CHICAGO (Reuters) - The Windy City will celebrate its first Stanley Cup triumph in half a century when they honor the Chicago Blackhawks with a downtown parade Friday.
A crowd numbering in the hundreds of thousands is expected for a street party through the Chicago Loop and up Michigan Avenue to a rally by the Chicago River.
The NHL title was the fourth overall for the Blackhawks, one of the league’s six original franchises, but their first since 1961 and the days of “The Golden Jet” Bobby Hull and fellow Hall of Famer Stan Mikita.
“I think the party in Chicago is going to be all-world,” Blackhawks coach Joel Quenneville told reporters after Wednesday’s 4-3 overtime victory that completed the team’s 4-2 triumph in the best-of-seven series.
After soaking in the moment with family and friends following the game at Philadelphia’s Wachovia Center, the team plane touched down in Chicago at O‘Hare about 4 a.m., met with a water cannon salute by airport firetrucks.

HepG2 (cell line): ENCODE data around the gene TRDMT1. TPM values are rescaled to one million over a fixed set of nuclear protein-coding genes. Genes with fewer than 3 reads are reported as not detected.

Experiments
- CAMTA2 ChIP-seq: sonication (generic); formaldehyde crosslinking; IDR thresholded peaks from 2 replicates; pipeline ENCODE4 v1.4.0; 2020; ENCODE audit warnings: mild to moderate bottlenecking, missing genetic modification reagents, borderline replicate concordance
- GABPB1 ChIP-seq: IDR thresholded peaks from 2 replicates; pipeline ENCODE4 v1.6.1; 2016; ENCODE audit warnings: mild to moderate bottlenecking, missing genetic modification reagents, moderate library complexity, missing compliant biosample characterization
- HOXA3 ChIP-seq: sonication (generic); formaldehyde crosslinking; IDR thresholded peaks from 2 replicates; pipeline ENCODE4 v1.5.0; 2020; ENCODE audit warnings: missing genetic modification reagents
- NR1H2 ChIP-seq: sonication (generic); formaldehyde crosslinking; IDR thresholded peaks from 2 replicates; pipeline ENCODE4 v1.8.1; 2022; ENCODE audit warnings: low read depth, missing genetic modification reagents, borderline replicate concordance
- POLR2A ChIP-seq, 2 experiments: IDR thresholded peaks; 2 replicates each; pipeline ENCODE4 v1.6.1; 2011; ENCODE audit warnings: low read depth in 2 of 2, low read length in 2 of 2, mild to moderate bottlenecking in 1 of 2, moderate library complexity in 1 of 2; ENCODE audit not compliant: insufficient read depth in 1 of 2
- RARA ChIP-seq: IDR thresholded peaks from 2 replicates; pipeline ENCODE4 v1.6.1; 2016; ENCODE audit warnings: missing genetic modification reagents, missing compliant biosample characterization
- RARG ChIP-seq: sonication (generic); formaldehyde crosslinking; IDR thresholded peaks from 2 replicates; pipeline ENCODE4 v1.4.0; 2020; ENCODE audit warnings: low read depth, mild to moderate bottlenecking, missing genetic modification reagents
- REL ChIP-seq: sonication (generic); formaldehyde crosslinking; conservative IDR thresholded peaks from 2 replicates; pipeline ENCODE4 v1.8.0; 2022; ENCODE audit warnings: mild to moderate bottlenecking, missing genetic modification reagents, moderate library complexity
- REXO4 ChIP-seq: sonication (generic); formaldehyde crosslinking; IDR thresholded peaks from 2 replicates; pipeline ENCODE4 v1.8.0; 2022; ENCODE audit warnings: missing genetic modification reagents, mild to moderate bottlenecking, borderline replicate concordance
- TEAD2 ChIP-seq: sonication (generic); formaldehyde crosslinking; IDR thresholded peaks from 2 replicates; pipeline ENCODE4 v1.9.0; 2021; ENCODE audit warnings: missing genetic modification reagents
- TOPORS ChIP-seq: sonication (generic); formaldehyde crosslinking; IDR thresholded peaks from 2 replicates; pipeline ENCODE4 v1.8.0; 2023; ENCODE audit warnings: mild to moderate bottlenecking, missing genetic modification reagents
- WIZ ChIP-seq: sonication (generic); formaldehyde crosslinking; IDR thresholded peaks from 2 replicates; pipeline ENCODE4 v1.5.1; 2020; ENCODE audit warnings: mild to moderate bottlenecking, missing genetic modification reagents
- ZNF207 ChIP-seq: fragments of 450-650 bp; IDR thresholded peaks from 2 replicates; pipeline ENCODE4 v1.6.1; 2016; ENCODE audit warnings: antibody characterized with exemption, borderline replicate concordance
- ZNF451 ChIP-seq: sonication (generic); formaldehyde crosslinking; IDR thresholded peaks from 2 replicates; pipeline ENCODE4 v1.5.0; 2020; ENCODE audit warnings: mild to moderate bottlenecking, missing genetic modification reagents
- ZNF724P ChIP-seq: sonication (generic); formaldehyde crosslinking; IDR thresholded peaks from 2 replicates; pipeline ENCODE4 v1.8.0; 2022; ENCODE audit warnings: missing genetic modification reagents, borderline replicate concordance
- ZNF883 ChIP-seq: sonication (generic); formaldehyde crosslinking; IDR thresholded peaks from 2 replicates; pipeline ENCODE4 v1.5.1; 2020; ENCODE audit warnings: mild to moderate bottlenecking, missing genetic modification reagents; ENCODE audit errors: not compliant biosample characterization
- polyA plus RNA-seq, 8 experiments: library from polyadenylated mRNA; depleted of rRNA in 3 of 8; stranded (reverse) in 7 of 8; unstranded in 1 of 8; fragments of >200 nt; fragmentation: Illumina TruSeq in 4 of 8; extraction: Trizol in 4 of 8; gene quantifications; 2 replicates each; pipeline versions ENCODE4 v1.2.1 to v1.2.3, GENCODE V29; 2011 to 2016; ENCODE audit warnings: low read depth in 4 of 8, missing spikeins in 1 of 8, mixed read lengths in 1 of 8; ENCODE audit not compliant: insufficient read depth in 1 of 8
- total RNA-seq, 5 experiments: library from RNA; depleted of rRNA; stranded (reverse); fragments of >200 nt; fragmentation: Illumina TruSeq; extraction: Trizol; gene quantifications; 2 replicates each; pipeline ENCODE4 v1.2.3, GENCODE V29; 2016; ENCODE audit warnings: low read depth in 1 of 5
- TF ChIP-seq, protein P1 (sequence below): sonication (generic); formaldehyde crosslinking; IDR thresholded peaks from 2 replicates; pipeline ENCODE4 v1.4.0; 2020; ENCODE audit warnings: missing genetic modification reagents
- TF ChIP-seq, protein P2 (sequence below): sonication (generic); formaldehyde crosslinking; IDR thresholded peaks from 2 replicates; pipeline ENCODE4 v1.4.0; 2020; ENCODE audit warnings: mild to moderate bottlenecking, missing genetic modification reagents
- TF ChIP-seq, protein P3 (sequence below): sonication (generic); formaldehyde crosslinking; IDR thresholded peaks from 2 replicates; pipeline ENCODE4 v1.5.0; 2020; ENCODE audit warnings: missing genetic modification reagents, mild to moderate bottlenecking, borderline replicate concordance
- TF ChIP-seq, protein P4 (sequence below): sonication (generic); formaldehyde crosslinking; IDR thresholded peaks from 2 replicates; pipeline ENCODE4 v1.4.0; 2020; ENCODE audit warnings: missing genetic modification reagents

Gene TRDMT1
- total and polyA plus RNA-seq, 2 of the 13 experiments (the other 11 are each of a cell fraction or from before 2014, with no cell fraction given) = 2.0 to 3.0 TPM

More good times could lie ahead for Chicago as the Hawks have one of the youngest teams in the National Hockey League.
Captain Jonathan Toews, who won the Conn Smythe Trophy as most valuable player in the playoffs, is 22 and Cup-clinching goal scorer Patrick Kane is 21.
Toews capped a golden season by adding the Stanley Cup triumph to the Olympic gold he won with Canada. Kane played for the U.S. silver medal team in Vancouver.
Chicago is also young in the front office.
The Blackhawks’ Stan Bowman, 36, is the youngest general manager on record to win the Stanley Cup.
Chicago’s triumph capped a season in which the club registered franchise records of 52 wins and 112 points (52-22-8).
The Blackhawks are the only NHL team to improve their record in each of the past five seasons -- 59 points in 2004, 65 in 2006, 71 in 2007, 88 in 2008, 104 in 2009 and 112 in 2010.
Writing by Larry Fine in New York, Editing by John Mehaffey